In illustrative embodiments, the scan data 115 may be manipulated to provide comparative and/or difference scan data, comparing one die to another on the same workpiece 100, for example. Noise due to nuisance problems such as metal grains and/or particles and/or particulates may be reduced by using a fractal-type filtering algorithm (fractal filtering) to filter the scan data 115 in the defect data manipulation and fractal filtering step 120. As shown in FIGS. 2 and 10, for example, the scan data 115, when presented in two-dimensional pixel (site) arrays 200 and 1000, respectively, may resemble a percolation system. This resemblance may be found when the scan data 115 represents a plan view, looking down on the workpiece 100 surface, as well as when the scan data 115 represents a cross-sectional view through the workpiece 100.

A percolation system represents a simple model of a disordered system. Consider a square lattice, the two-dimensional pixel (site) array 200, for example, as shown in FIG. 2, where each pixel (site) 205 is occupied randomly with probability p or is empty with probability q=l-p. Occupied and empty pixels (sites) 205 may represent very different physical properties. For example, occupied sites 210 may represent the presence of a conductor or a conductive material, such as a metal, whereas empty sites 215 may represent the presence of an insulator or a dielectric material, such as an oxide. Electrical current may then flow only between nearest-neighbor metal sites 220.

At lower concentrations (lower p values), the metal sites may either be isolated 225 or form small clusters of nearest-neighbor sites 230, and, in either case, resemble metal grains at a metal-oxide interface, for example. Two metal sites belong to the same cluster if they are connected by a path of nearest-neighbor sites 220 so that a current may flow between them. At lower concentrations (lower p values), the percolation system may behave like an insulator, since no conducting path connects opposite edges of the two-dimensional pixel (site) array 200, for example. At higher concentrations (higher p values), many conductive paths between opposite edges may exist (such as path 235 shown in FIG. 2), electrical currents may flow, and the percolation system may behave like a conductor.

At some intermediate concentration or p value, a threshold concentration (pc) must exist where for the first time electrical current can percolate from one edge to the other. Below pc, the percolation system may be an insulator, while above pc, the percolation system may be a conductor. The threshold concentrations pc is called the percolation threshold, or., since it separates two different phases. the critical concentration.

In one illustrative embodiment, the Hoshen-Kopelman method of fractal filtering, described, for example, in Fractals and Disordered Systems, edited by Armin Bunde and Shlomo Havlin (Springer-Verlag, Berlin, Heidelberg, New York, 1996), pp. 97-98, may be applied to the scan data 115, for example, enabling a classification of pixels (sites) in the scan data 115 that places all pixels (sites) 205 with the same label in the same cluster and all pixels (sites) 205 with different labels in different clusters. The fractally filtered scan data 115 may thus get sorted by clusters and a pattern may emerge. The fractally filtered scan data 115 may then be presented in a user-friendly graphical representation that may be analyzed by an engineer to determine the patterns. The fractally filtered scan data 115 may additionally and/or alternatively be stored and used for comparison purposes in an artificial intelligence (AI)-based system and/or a knowledge-based system. Once the root causes of the processing failure and/or the type of defect detected are known, then these root causes may be tied to the fractal analysis and may be used for future reference purposes.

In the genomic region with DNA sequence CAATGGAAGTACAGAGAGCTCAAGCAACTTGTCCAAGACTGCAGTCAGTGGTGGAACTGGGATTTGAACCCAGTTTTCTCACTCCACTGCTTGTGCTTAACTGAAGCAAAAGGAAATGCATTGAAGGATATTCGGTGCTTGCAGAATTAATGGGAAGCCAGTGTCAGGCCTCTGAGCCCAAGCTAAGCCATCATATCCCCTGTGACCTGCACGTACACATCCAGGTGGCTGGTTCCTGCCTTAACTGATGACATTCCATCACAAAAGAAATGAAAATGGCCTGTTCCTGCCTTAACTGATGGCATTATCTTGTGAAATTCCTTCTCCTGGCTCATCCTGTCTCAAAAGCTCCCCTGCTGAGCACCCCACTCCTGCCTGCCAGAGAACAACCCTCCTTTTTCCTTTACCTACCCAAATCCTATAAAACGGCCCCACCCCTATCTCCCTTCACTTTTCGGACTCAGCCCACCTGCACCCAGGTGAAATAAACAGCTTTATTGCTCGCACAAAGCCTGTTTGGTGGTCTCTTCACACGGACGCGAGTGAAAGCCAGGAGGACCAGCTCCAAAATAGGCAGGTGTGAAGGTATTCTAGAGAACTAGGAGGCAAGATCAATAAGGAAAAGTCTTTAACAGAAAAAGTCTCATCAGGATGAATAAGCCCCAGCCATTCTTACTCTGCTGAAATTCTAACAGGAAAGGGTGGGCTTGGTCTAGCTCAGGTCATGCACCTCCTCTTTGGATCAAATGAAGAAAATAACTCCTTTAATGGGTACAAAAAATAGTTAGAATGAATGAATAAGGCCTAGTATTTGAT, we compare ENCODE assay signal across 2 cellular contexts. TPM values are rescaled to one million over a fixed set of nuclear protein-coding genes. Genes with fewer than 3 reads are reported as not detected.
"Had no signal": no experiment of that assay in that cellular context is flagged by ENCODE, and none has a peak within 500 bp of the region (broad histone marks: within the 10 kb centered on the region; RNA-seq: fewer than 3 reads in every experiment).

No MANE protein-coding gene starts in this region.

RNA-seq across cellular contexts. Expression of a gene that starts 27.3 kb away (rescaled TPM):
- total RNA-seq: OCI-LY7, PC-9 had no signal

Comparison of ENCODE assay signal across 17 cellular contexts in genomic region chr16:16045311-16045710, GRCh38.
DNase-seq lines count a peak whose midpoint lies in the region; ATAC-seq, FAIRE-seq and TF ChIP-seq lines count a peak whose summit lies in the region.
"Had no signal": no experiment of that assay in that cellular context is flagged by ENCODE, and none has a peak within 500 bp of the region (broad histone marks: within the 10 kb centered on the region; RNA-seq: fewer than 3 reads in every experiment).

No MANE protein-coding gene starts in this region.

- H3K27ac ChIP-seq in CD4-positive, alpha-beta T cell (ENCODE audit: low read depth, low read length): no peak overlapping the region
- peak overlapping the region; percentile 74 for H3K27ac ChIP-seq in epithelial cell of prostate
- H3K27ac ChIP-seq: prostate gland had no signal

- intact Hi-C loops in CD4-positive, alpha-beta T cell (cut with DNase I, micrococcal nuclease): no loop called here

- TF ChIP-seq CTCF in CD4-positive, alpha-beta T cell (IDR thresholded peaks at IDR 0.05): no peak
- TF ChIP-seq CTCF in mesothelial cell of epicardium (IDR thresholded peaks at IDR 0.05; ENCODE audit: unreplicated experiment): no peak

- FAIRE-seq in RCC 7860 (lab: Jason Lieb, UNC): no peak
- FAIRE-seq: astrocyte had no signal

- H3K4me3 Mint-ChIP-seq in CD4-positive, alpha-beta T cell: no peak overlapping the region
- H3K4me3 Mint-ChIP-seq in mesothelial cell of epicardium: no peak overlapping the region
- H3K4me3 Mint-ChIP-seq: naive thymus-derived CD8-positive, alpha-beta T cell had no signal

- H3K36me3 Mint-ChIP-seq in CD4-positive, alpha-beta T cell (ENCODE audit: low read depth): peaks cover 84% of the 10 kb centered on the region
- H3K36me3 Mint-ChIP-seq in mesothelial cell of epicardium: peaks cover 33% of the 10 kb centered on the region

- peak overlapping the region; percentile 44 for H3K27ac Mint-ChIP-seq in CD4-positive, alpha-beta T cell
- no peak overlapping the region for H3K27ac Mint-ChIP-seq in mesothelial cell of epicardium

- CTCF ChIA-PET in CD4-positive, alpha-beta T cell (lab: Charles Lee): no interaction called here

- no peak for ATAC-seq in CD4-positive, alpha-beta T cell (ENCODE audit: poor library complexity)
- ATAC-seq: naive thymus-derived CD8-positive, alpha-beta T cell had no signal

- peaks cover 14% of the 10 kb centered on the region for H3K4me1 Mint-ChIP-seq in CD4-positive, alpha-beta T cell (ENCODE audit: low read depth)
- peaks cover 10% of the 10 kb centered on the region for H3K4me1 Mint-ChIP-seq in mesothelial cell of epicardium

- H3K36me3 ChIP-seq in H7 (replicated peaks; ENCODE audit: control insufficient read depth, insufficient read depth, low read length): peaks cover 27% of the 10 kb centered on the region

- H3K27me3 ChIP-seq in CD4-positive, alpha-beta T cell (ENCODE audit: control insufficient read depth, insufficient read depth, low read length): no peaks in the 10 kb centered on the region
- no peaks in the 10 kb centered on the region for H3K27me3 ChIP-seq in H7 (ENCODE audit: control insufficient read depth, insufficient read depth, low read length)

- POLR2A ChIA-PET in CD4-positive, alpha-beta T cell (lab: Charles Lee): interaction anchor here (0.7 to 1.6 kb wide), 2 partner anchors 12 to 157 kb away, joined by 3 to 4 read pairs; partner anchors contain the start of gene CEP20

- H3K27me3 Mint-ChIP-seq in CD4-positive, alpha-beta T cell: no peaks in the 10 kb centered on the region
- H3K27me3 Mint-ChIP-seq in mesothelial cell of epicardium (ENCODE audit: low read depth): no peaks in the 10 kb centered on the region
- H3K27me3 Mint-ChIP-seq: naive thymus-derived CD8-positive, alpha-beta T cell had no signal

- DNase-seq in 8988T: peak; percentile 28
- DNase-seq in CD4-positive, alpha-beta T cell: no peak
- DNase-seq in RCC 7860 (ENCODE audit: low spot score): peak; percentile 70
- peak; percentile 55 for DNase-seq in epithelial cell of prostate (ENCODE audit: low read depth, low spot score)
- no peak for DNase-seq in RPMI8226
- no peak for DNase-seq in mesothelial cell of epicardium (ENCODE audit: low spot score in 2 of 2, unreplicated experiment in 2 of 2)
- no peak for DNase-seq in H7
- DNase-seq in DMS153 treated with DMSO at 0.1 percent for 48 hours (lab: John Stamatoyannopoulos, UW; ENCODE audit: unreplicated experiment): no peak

If the same label appears at opposite edges of the two-dimensional pixel (site) array 200, for example, an “infinite” cluster exists. In this way, the critical concentrations pc may be determined. By counting the number of clusters with s sites (pixels), the cluster distribution function may be obtained.

As an example of fractal filtering, the Hoshen-Kopelman method may be applied to the 5×5 metal/oxide percolation system shown in FIG. 2. As shown in FIG. 3, beginning at the upper left corner 300, and eventually ending at the lower right corner 305, cluster labels may be assigned to occupied sites such as sites 300, 310 and 320, for example. The first occupied site 300 gets the label 1, and the neighboring site 310 gets the same label since it belongs to the same cluster. The third site 315 is empty and the fourth site 320 is labeled 2. The fifth site 325 is empty.

As shown in FIG. 4, in the second line 400, the first site 405 is connected to its neighbor 300 and is therefore labeled 1. The second site 410 is empty and the third site 415 is labeled 3. The fourth site 420 is now the neighbor of two sites, the third site 415 to the left, labeled 3, and the site 320 above, labeled 2. All three sites 415, 420 and 320 belong to the same cluster, which was first labeled 2. Accordingly, the fourth site 420 is also labeled 2 and a new array NL (k) is defined so that NL (3)=2, indicating that sites labeled 3 belong to the cluster labeled 2. The fifth site 425 is labeled 2.